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Report finds HS2 plans went ahead without 'key evidence'

A report has found that plans for HS2 went ahead without 'key evidence.'

That's according to The Public Accounts Committee who say the Department for Transport buried a report into the HS1 London to Channel Tunnel line that would have undermined the case for HS2.

HS2 model Credit: PA

The sale of the Government's stake in Eurostar is "further evidence" of assets being undervalued, according to the report by the Commons Public Accounts Committee.

In early 2015 the Government's 40% holding in the Channel Tunnel passenger train operator was sold for "almost double" the valuations of its financial advisers.

The committee also raised concerns about the Department for Transport's "unacceptable" two-year delay in publishing an evaluation of Britain's first high-speed rail line.

They claim it denied Parliament the ability to use"important information" when considering HS2 and the report "raises serious questions about the Government's approach to valuing public assets, as well as its commitment to considering the value for money of public spending on such expensive projects".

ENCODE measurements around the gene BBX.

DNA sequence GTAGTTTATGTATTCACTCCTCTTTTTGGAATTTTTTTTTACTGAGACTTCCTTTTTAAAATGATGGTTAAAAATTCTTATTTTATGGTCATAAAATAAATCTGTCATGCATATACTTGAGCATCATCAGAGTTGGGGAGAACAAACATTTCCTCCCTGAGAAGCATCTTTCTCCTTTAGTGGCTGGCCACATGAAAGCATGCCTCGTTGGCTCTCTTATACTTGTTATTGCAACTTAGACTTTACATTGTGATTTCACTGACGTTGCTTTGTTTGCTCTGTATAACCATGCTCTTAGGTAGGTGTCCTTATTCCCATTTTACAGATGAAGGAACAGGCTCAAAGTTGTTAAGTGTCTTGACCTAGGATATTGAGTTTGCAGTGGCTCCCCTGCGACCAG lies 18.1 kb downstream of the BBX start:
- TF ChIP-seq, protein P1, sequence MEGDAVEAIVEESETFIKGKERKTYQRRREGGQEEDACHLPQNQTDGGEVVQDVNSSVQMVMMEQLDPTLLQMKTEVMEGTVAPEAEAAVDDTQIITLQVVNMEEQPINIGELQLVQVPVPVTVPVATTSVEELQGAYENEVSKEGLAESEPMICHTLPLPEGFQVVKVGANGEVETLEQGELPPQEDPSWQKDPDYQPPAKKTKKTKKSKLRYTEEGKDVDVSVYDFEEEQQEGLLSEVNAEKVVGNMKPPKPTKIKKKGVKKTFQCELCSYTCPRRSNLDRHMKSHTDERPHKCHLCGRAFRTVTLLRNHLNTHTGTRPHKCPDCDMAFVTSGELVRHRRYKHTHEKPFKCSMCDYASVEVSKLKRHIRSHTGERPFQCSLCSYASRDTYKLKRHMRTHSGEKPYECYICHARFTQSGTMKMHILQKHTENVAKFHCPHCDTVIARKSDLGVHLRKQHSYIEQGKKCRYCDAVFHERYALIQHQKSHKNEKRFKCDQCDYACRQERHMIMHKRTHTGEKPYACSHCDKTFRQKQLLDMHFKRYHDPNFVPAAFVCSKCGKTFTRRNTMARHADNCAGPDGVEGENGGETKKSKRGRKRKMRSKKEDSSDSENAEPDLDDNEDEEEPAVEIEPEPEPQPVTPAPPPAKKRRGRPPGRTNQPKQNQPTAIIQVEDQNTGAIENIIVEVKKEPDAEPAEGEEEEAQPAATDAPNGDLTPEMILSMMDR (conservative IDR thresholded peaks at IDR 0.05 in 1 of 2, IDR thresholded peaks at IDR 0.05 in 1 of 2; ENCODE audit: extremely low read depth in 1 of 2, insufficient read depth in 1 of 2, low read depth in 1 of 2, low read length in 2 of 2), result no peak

The government says HS2 is the only practical way to significantly increase rail capacity.

The case for HS2 is absolutely clear. The economic benefit has been recognised by MPs of all parties who voted strongly in favour of HS2 at the second reading of the hybrid Bill, and the Transport Select Committee has been clear the scheme is the only practical way to significantly increase rail capacity. It will improve connectivity, free up space on our crowded rail network, promote regeneration, boost skills and generate thousands of jobs.”

– The Department for Transport